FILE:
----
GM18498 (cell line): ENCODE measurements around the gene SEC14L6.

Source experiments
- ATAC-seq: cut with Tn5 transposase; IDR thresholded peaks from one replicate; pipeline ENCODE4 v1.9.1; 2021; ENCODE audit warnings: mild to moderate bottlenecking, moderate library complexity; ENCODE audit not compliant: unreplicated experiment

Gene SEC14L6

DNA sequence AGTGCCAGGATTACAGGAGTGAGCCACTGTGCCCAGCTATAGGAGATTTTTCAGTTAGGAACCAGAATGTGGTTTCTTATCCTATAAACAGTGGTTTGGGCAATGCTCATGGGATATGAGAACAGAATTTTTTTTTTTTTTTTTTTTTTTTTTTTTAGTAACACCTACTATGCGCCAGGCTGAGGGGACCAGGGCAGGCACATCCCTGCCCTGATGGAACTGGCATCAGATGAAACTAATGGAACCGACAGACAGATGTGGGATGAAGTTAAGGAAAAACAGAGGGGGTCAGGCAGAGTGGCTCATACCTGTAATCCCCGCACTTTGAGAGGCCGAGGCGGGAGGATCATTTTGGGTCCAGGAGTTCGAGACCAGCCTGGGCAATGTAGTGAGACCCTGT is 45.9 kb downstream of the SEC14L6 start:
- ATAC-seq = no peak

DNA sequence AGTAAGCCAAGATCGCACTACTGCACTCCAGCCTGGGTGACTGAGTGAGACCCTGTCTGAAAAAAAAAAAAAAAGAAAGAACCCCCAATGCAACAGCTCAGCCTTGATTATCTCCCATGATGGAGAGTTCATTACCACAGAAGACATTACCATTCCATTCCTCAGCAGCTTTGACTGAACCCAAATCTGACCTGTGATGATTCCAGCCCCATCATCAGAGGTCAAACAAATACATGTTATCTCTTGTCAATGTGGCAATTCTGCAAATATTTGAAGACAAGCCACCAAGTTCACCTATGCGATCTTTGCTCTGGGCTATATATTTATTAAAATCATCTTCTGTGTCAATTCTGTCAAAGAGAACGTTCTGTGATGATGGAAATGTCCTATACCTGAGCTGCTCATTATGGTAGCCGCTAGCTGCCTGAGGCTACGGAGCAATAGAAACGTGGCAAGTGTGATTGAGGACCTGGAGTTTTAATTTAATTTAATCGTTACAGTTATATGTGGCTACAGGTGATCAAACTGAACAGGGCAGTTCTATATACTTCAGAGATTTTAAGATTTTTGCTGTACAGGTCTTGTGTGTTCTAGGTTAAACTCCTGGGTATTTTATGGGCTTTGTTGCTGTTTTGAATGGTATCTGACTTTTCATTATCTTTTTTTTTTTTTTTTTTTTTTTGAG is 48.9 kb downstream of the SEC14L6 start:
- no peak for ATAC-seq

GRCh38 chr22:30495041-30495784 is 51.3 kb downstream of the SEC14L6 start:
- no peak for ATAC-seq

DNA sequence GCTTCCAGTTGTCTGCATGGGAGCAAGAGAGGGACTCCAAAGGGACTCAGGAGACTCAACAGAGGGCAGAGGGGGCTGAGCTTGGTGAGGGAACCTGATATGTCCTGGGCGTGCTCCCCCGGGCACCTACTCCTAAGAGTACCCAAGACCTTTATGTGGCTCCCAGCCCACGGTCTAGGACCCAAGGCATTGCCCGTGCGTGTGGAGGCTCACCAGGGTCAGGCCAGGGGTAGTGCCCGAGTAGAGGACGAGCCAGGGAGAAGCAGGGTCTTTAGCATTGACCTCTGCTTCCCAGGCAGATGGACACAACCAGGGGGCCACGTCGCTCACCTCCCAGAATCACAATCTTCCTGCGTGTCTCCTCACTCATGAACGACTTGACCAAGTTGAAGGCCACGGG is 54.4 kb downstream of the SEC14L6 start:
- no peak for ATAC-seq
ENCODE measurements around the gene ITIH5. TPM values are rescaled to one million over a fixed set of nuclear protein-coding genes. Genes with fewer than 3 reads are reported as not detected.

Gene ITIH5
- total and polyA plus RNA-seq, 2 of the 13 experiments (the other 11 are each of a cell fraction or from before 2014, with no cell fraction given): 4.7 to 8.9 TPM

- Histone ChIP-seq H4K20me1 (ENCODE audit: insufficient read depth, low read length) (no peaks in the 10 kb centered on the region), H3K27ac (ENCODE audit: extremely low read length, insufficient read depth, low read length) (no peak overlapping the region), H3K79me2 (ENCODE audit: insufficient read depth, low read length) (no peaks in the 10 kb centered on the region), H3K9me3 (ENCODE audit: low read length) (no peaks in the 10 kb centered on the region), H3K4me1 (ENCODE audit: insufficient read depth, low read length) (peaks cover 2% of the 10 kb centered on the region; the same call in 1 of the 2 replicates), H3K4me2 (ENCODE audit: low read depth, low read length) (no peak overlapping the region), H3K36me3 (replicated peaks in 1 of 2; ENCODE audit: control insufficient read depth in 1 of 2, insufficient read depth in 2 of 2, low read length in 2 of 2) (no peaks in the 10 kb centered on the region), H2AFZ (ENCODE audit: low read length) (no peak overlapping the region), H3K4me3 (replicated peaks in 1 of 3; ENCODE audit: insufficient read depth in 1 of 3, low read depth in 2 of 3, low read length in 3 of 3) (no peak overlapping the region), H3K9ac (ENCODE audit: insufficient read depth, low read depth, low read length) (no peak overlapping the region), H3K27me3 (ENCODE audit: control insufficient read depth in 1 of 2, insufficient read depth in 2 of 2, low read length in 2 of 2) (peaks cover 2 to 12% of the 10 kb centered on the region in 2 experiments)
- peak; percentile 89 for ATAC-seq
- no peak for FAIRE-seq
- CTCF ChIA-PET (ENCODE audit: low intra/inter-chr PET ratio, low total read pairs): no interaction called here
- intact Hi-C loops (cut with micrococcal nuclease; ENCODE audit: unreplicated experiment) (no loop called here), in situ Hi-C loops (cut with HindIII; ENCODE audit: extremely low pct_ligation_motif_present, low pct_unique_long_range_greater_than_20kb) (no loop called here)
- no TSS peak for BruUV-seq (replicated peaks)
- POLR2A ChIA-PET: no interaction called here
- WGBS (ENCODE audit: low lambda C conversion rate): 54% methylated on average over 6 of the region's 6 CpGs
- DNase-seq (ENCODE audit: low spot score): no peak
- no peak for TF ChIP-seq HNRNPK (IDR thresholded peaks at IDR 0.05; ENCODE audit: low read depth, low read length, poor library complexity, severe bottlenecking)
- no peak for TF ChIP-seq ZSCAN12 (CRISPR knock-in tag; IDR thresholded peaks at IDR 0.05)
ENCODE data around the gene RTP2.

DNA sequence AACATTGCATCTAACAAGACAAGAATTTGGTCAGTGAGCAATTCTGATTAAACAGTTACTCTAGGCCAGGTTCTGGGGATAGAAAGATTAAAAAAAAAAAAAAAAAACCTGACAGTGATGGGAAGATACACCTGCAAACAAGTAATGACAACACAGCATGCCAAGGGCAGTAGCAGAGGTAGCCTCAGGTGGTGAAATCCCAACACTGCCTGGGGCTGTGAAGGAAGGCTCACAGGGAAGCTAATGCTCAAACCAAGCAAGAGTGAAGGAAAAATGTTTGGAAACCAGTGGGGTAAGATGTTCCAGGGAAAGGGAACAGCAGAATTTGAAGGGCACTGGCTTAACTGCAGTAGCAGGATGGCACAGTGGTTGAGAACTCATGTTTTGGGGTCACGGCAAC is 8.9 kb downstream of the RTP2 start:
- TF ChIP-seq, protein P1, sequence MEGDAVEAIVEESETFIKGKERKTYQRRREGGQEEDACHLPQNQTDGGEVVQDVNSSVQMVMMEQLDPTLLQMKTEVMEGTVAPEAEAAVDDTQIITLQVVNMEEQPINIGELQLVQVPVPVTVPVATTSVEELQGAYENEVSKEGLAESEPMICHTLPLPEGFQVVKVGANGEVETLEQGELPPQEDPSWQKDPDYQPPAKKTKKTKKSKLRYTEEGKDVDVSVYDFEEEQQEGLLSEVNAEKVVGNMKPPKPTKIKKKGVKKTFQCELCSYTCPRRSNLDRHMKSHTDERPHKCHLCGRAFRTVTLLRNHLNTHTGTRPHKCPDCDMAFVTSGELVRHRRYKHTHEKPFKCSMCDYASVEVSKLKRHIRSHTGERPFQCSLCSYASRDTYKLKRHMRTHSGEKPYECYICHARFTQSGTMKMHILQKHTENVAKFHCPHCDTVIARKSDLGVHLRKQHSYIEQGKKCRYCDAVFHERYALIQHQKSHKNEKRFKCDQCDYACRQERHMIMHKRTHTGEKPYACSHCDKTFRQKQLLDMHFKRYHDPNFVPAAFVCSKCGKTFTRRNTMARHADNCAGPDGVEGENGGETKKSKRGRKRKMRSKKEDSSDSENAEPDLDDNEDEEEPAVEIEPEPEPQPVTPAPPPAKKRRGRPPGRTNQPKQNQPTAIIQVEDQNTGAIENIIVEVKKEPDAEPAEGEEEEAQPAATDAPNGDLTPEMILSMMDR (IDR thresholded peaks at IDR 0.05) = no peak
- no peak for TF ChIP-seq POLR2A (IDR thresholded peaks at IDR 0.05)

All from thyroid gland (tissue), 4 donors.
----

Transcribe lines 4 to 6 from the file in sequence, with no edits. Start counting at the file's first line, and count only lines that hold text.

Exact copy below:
Gene SEC14L6

DNA sequence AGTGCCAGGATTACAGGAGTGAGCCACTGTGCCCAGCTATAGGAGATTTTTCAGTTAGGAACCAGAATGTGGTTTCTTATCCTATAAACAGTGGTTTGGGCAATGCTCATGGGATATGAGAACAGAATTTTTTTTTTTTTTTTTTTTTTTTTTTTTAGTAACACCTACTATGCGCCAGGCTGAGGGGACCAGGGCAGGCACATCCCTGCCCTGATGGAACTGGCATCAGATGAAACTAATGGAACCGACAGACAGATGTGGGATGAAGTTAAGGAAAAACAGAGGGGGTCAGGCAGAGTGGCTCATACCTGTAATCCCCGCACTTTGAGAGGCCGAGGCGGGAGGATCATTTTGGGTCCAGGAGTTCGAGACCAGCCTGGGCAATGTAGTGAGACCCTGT is 45.9 kb downstream of the SEC14L6 start:
- ATAC-seq = no peak